Treating Patients with Diabetes Mellitus

Current experiences with one of the two CE Marked devices, the CoreValve ReValving® System for Percutaneous Aortic Valve Replacement (PAVR) have proved to be an overall success. This device consists of a porcine pericardial valve prosthesis mounted on a self-expanding Nitonol frame, which is delivered by means of an 18 French size (6mm) catheter.

Transapical access is based on decades of clinical experience with de-airing the heart, through the tip (apex) of the left ventricle, during routine cardiac surgical interventions. Insertion of a catheter and later-on closure through the apex is possible in a relatively uncomplicated manner. An anterolateral minithoracotomy is a simple and standardized access to the apex. It is applicable in almost all patients and they can be extubated soon afterwards. This procedure can even be performed without intubation under regional anaesthesia in some patients.

In recent years, much attention has been given to depression following heart attack and its effects on prognosis. Several large scale studies have been undertaken (ENRICHD, SADHART, MIND-IT, CREATE) in which depression was targeted. Although we hoped that treating depression would result in an improved prognosis, these studies have not provided much evidence to support this position: effects on depression itself have been minor and did not translate into cardiovascular benefits.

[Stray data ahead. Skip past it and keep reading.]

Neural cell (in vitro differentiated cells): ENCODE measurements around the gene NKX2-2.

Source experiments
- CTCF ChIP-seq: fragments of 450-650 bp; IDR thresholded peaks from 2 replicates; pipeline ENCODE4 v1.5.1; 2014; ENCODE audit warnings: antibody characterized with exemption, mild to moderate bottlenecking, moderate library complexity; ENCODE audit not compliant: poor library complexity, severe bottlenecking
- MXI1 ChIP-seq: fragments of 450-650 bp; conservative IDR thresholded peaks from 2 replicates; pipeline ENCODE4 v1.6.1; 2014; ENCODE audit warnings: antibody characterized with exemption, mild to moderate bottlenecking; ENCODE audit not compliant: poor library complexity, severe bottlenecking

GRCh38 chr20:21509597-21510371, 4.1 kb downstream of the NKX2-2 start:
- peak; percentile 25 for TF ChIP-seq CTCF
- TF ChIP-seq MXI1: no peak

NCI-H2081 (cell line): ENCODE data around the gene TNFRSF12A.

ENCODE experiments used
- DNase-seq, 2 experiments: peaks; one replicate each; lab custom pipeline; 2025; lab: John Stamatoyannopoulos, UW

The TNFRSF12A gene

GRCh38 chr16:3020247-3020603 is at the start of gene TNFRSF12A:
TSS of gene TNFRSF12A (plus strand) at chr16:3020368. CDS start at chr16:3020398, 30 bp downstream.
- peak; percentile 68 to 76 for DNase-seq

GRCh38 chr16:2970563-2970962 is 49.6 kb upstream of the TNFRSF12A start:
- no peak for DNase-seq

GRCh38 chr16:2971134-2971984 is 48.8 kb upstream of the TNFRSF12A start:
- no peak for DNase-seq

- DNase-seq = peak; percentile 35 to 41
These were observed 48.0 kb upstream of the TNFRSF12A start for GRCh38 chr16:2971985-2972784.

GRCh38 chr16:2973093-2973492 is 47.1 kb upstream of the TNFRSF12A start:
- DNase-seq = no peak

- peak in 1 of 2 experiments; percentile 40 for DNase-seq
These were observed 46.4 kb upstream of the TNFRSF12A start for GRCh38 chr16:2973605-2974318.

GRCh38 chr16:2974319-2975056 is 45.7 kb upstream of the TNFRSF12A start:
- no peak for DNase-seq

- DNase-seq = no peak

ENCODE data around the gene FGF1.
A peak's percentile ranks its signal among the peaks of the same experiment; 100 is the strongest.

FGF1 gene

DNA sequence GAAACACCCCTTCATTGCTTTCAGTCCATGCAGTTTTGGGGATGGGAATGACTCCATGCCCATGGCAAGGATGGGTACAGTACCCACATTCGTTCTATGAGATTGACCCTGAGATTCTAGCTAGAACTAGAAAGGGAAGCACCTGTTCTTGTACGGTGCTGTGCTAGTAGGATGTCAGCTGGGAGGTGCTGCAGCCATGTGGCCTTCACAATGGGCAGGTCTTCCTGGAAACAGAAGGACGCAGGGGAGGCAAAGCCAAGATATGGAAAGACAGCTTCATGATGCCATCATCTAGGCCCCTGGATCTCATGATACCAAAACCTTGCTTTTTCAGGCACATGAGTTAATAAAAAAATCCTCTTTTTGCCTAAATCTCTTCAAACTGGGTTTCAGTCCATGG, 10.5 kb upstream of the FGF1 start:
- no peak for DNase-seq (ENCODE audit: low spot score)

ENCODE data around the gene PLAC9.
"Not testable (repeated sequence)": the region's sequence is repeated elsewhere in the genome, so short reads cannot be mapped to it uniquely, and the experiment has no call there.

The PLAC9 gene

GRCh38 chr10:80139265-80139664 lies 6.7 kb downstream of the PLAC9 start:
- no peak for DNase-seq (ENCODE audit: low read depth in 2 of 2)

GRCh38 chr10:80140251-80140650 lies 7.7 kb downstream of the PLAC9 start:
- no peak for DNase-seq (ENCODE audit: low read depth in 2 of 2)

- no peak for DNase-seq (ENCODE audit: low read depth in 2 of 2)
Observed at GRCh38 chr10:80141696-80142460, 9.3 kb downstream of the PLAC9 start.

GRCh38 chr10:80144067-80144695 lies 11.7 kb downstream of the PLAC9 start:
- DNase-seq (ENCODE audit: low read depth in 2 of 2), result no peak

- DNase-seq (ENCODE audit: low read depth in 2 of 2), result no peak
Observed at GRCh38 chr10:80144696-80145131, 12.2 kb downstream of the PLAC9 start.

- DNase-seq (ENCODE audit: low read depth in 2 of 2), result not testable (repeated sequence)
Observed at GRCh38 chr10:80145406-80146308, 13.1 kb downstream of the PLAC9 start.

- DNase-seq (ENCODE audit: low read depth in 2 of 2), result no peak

Conversely, lifestyle, diabetes, dyslipidemia, cigarette smoking and hypertension contribute to most of the population-attributable risk in the large, international INTERHEART study of acute myocardial infarction (heart attacks). The identification of single gene disorders may pave the way to a better understanding of complex metabolic pathways. Understanding the genes that regulate high density lipoprotein (HDL) metabolism may lead to novel therapeutic approaches. This has been emphasized by two therapeutic approaches for the treatment of CAD:

According to recent evidence school-based intervention programmes provide the best results for reducing prevalence of childhood overweight and obesity if they are performed with involvement of stakeholders and political support. In this context physical activity education in schools, reducing television viewing and nutritional education are examples of interventions that have been successful. Reducing the consumption of sugar-added drinks has significant beneficial effects on weight development.

One in three people with a high risk of developing cardiovascular disease (CVD) over the next 10 years have not been diagnosed, according to a major UK study in the September issue of IJCP, the International Journal of Clinical Practice.

The shortfall in identifying people at high risk is greatest when it comes to middle-aged men, says the study of more than 71,000 men and women, which was carried out by Oxford University and funded by Unilever.